New York City Mayor Mike Bloomberg this week became yet another elected official to submit an empowering, impassioned video to Dan Savage's "It Gets Better" project. In the video, the Mayor is his usual get-down-to-business self, with a simple message for LGBT youth: New York City wants you. “We need you. We need your enthusiasm, your ideas, your passion, and your talents.” As far as "It Gets Better" videos go, it was pretty good. Except for one little thing.
Six weeks ago, Mayor Bloomberg's office drastically slashed funding to help house homeless LGBT youth in New York City. The cuts pulled nearly $1 million from the Ali Forney Center, the nation's largest housing project for LGBT youth. And other centers and programs around the city found their funding cut in half, or simply disposed of all together.
So Bloomberg's video left many scratching their heads. At once the Mayor was inviting disowned, kicked-out, in-the-dumps LGBT youth to come to New York City, where they could be "who they are supposed to be" and flourish, while systematically crushing a large part of their support system once they arrived. It seemed, well, totally hypocritical and immensely illogical.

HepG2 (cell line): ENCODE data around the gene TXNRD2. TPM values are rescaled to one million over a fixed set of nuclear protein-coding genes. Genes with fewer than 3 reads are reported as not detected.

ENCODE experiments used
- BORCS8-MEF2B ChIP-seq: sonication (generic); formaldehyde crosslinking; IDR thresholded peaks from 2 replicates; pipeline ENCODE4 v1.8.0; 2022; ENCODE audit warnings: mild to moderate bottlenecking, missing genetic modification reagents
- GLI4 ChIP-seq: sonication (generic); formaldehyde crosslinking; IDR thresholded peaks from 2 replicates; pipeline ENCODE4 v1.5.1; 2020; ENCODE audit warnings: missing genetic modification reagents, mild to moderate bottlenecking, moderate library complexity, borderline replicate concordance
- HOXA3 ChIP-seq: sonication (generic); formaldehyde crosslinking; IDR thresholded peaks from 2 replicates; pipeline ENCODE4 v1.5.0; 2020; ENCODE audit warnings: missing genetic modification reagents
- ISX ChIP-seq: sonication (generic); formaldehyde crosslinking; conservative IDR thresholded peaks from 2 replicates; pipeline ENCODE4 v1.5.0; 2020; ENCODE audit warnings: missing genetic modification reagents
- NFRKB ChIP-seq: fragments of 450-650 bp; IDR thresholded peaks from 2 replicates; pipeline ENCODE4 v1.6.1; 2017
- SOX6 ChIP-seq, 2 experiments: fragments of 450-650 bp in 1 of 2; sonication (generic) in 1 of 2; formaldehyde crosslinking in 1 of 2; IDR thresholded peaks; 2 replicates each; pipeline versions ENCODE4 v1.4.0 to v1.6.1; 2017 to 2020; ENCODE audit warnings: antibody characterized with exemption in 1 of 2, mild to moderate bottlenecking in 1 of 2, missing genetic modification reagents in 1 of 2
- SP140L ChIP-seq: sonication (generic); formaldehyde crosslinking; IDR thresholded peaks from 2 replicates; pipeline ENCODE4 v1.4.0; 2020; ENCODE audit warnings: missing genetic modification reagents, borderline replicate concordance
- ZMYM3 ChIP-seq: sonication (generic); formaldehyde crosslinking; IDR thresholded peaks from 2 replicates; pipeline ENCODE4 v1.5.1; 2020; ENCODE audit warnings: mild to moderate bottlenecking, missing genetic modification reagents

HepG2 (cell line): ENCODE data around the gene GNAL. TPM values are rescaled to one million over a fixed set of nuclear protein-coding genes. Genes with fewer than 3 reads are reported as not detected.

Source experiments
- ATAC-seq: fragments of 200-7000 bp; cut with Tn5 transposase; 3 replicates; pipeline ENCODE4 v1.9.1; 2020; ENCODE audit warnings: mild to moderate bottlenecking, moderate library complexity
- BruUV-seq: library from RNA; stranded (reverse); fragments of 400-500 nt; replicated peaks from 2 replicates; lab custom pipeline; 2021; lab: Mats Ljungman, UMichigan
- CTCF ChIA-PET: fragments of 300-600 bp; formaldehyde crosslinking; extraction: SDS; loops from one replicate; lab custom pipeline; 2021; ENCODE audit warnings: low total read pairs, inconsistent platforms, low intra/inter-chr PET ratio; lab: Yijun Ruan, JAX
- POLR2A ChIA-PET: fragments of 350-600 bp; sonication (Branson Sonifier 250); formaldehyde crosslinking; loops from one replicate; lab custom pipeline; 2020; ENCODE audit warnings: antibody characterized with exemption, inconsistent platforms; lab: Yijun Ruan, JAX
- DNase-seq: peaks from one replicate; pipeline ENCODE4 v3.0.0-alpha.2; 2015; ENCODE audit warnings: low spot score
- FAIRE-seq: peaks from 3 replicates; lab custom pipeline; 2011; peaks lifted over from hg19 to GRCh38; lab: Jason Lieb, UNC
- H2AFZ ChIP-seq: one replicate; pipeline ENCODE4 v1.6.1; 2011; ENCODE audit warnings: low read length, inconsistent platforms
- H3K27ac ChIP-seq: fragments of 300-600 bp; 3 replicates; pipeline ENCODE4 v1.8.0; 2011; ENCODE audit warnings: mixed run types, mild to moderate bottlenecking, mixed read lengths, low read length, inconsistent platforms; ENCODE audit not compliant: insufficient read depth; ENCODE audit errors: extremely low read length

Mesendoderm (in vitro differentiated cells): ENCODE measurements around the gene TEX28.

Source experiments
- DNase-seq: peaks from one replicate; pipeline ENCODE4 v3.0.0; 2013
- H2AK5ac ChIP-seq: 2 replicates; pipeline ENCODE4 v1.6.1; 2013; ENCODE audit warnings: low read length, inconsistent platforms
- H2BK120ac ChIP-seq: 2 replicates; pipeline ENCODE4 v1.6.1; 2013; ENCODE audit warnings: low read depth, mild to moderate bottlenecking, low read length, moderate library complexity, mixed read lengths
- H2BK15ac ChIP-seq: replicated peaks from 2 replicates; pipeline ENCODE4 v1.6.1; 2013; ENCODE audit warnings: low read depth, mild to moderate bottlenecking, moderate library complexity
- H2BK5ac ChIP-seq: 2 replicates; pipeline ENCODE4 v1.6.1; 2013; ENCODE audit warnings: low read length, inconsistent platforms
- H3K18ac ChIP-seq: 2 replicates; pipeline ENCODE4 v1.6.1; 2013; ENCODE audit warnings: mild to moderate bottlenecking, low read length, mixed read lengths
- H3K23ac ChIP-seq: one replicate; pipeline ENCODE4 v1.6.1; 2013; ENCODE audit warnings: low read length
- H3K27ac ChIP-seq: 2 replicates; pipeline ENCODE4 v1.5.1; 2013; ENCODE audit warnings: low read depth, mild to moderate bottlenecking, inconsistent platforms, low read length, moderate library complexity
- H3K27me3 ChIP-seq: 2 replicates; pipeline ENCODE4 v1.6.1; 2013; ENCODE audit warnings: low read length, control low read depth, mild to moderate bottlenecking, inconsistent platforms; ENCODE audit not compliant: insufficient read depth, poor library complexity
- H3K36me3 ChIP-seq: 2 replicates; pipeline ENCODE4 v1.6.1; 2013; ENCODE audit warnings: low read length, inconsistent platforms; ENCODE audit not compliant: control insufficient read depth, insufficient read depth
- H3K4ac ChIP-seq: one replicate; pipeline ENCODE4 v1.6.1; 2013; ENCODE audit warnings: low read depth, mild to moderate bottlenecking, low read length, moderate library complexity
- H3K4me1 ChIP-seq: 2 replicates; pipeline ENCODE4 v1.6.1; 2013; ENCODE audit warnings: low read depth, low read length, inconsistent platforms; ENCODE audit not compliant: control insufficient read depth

Carl Siciliano, director of the Ali Forney Center, blasted the Mayor this week for his seeming lip service to the gay community. And that criticism, along with weeks of pressure from activists, homeless LGBT youth and a massive campaign by City Council Speaker Christine Quinn to reinstate the funding, did the trick.
This morning the City Council announced that it would restore full funding to LGBT homeless programs, including street outreach and drop-in centers. It's an amazing victory for LGBT youth in New York City. And a real testament to the power of focused activism.